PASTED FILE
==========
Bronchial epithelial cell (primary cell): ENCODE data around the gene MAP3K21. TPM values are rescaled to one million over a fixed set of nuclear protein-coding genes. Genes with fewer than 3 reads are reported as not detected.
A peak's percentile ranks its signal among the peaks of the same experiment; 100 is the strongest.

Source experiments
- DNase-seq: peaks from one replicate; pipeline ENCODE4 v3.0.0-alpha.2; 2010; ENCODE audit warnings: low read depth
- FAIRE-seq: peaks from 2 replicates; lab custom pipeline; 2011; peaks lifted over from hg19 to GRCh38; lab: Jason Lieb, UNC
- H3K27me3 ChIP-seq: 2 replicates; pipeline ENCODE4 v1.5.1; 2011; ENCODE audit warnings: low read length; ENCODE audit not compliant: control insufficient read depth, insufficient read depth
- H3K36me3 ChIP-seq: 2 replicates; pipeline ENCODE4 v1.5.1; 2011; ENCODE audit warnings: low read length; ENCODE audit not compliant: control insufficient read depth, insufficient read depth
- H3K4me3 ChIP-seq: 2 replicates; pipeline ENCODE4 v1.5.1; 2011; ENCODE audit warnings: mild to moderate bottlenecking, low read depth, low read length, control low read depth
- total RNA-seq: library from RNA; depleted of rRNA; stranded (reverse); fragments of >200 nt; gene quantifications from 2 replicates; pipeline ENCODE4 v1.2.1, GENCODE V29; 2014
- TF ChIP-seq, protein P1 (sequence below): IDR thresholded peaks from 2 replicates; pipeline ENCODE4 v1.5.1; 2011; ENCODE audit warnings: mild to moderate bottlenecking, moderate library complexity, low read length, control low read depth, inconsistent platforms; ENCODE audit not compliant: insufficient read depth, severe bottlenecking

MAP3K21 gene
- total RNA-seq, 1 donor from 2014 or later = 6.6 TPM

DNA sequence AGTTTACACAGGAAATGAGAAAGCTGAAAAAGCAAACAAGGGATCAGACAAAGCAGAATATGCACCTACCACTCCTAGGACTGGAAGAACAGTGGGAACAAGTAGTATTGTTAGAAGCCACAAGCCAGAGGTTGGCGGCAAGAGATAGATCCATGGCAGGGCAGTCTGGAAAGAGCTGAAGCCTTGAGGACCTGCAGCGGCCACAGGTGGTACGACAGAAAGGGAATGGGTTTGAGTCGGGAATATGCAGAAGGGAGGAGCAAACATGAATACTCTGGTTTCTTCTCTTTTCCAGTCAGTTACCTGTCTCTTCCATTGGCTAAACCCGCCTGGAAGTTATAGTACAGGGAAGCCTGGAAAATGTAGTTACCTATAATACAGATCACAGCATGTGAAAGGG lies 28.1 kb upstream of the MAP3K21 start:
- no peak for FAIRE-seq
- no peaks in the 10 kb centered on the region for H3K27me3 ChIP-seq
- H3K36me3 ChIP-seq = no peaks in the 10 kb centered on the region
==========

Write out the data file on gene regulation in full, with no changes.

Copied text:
Bronchial epithelial cell (primary cell): ENCODE data around the gene MAP3K21. TPM values are rescaled to one million over a fixed set of nuclear protein-coding genes. Genes with fewer than 3 reads are reported as not detected.
A peak's percentile ranks its signal among the peaks of the same experiment; 100 is the strongest.

Source experiments
- DNase-seq: peaks from one replicate; pipeline ENCODE4 v3.0.0-alpha.2; 2010; ENCODE audit warnings: low read depth
- FAIRE-seq: peaks from 2 replicates; lab custom pipeline; 2011; peaks lifted over from hg19 to GRCh38; lab: Jason Lieb, UNC
- H3K27me3 ChIP-seq: 2 replicates; pipeline ENCODE4 v1.5.1; 2011; ENCODE audit warnings: low read length; ENCODE audit not compliant: control insufficient read depth, insufficient read depth
- H3K36me3 ChIP-seq: 2 replicates; pipeline ENCODE4 v1.5.1; 2011; ENCODE audit warnings: low read length; ENCODE audit not compliant: control insufficient read depth, insufficient read depth
- H3K4me3 ChIP-seq: 2 replicates; pipeline ENCODE4 v1.5.1; 2011; ENCODE audit warnings: mild to moderate bottlenecking, low read depth, low read length, control low read depth
- total RNA-seq: library from RNA; depleted of rRNA; stranded (reverse); fragments of >200 nt; gene quantifications from 2 replicates; pipeline ENCODE4 v1.2.1, GENCODE V29; 2014
- TF ChIP-seq, protein P1 (sequence below): IDR thresholded peaks from 2 replicates; pipeline ENCODE4 v1.5.1; 2011; ENCODE audit warnings: mild to moderate bottlenecking, moderate library complexity, low read length, control low read depth, inconsistent platforms; ENCODE audit not compliant: insufficient read depth, severe bottlenecking

MAP3K21 gene
- total RNA-seq, 1 donor from 2014 or later = 6.6 TPM

DNA sequence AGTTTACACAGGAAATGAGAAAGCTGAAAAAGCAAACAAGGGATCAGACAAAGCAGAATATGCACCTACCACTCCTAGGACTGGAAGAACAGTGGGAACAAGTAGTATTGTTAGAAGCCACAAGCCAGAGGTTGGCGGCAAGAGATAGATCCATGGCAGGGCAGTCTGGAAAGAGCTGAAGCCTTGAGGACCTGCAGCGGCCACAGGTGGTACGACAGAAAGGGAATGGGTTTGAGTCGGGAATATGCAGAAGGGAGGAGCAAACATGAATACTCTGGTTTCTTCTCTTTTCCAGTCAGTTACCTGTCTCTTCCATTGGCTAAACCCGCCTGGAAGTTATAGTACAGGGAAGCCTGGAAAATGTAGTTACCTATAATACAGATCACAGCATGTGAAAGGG lies 28.1 kb upstream of the MAP3K21 start:
- no peak for FAIRE-seq
- no peaks in the 10 kb centered on the region for H3K27me3 ChIP-seq
- H3K36me3 ChIP-seq = no peaks in the 10 kb centered on the region